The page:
Sandy Eisenberg Sasso is the best-selling author of many classic books for children, including In God's Name and God's Paintbrush, each of which has sold 100,000 copies, and most recently Butterflies Under Our Hats. Sasso was ordained from the Reconstructionist Rabbinical College in Philadelphia in 1974, becoming at that time only the second woman in the world to become a rabbi, and she earned her Doctor of Ministry degree from Christian Theological Seminary. She co-leads Congregation Beth-El Zedeck in Indianapolis with her husband, Dennis.
The ancient rabbis believed that the Torah was divinely inspired and filled with a diversity of meanings. Their commentaries on Genesis and other books are open to many interpretations. In this edifying resource, Sasso takes a cross-cut of stories from the Torah and examines their multiple meanings. She notes: "God delights in the human imagination. No one person can claim to hold the key to unlock what God intended, because what God intended was for each generation to read its story into the text." The author invites us as readers to savor the words of the rabbinic sages and then to enter into dialogue with them to probe the meanings of these stories.
In a chapter on God's revelation of the Ten Commandments on Sinai, Sasso delves into the idea that revelation takes place all the time. Then she examines the Creation story, Cain and Abel and blame, Abraham and Isaac and angels, Abraham and finding holiness in unexpected places, the miracle of the Exodus and taking risks for freedom, the Pharaoh's daughter and loving the stranger, Adam and getting through the night, and Miriam's dance and the sound of hope.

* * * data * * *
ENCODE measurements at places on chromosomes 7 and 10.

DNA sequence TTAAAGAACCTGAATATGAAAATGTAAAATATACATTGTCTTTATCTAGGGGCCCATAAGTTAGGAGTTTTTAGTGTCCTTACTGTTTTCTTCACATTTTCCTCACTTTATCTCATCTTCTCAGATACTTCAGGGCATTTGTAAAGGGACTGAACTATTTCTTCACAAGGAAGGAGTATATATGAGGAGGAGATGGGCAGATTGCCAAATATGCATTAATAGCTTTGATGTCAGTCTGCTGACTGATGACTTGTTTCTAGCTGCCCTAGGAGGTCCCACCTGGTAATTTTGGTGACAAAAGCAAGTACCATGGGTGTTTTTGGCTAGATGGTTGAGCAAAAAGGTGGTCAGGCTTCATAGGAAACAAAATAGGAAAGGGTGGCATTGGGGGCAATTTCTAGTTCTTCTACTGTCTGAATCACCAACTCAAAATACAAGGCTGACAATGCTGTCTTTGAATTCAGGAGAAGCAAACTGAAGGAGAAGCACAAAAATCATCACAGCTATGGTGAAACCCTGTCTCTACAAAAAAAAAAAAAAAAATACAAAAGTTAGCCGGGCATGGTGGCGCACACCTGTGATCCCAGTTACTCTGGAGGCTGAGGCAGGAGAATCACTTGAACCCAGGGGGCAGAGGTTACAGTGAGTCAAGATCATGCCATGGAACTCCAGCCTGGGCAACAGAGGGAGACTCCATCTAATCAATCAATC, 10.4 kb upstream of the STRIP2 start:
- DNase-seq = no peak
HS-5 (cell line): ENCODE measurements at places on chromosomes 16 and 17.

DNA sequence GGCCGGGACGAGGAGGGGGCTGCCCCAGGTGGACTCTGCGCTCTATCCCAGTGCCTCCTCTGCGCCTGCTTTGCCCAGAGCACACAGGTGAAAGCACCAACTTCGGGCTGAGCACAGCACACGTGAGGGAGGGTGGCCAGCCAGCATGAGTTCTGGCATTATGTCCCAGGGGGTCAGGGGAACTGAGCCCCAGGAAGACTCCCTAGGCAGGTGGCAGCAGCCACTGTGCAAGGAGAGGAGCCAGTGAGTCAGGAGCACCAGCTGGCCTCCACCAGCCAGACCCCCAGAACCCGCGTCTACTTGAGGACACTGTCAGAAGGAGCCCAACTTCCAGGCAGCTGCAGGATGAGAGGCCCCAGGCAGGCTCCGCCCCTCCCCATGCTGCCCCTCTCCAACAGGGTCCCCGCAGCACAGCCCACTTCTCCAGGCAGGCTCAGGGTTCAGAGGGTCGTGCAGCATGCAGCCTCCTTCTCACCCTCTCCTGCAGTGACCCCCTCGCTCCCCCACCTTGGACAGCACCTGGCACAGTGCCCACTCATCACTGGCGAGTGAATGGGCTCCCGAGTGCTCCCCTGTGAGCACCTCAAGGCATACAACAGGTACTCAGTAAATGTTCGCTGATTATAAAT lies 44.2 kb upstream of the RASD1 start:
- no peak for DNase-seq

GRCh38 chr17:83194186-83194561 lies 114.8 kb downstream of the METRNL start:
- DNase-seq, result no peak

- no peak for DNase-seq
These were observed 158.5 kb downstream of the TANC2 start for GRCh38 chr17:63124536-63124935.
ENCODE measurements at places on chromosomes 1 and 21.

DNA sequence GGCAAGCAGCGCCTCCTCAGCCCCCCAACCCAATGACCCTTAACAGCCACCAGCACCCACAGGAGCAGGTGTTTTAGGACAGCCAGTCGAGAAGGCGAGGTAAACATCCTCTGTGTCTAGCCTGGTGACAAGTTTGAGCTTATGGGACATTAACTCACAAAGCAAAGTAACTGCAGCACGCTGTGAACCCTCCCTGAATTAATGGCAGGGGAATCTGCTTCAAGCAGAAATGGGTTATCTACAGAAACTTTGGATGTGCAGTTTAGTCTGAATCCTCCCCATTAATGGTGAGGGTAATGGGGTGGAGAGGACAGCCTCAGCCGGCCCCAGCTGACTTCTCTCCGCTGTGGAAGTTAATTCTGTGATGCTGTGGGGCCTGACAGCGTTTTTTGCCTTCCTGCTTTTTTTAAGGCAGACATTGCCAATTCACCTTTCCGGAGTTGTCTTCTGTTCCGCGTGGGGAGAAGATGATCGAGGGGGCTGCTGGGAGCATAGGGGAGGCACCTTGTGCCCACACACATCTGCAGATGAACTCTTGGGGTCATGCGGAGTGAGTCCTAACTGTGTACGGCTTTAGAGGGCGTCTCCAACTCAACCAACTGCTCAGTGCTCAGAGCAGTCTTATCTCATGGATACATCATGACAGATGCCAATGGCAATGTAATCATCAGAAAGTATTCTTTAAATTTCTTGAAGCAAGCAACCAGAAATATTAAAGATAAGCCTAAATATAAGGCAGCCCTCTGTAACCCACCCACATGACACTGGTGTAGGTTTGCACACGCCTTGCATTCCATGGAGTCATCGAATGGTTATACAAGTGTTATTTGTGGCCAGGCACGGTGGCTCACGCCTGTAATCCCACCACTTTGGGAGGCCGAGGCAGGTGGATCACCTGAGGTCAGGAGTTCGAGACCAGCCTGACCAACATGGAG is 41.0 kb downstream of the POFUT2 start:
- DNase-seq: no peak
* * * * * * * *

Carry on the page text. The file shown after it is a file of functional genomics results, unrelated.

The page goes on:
Sasso adds her own personal stories to these accounts. Here is one she relates to the revelation at Mt. Sinai:
"We expect revelation to come from mountaintops. Amidst the audiovisual fireworks of Sinai, it is hard to miss the divine. But the rabbis wonder about the less-than-spectacular landscapes, ordinary moments, events of everyday life. When the sacred doesn't shout, how do we notice it?
"I once visited the rain forest in Costa Rica. During our forest tour, the guide introduced us to a variety of birds, butterflies, and plants. At one point, he stopped to point out an exotic bird, the quetzal. 'I can't see it!' I exclaimed. He extended a hand to direct my vision and said in a whisper, 'Look right over there.'
"I still couldn’t see it. I was growing irritated and frustrated, since it seemed that everyone around me did see it and were saying things like, 'Wow! Incredible!'
"The guide placed a gentle hand on my shoulder. 'Stay very quiet, don't move, be patient, and keep looking straight ahead.' I finally did as directed and then I saw it an extraordinarily beautiful bird with iridescent colors hidden among the dense growth of the trees."